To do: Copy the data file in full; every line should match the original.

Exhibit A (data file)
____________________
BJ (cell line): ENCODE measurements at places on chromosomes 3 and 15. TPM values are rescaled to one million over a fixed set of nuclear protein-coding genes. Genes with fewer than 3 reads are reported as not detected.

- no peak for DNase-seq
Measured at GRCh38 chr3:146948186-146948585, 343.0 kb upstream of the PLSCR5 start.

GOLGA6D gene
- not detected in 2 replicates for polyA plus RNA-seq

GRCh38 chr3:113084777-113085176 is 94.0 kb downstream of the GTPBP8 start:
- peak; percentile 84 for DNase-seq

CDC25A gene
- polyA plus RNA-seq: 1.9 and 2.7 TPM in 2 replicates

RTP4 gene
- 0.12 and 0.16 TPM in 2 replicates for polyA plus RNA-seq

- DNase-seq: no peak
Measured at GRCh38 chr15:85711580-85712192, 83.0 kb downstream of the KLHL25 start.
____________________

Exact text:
BJ (cell line): ENCODE measurements at places on chromosomes 3 and 15. TPM values are rescaled to one million over a fixed set of nuclear protein-coding genes. Genes with fewer than 3 reads are reported as not detected.

- no peak for DNase-seq
Measured at GRCh38 chr3:146948186-146948585, 343.0 kb upstream of the PLSCR5 start.

GOLGA6D gene
- not detected in 2 replicates for polyA plus RNA-seq

GRCh38 chr3:113084777-113085176 is 94.0 kb downstream of the GTPBP8 start:
- peak; percentile 84 for DNase-seq

CDC25A gene
- polyA plus RNA-seq: 1.9 and 2.7 TPM in 2 replicates

RTP4 gene
- 0.12 and 0.16 TPM in 2 replicates for polyA plus RNA-seq

- DNase-seq: no peak
Measured at GRCh38 chr15:85711580-85712192, 83.0 kb downstream of the KLHL25 start.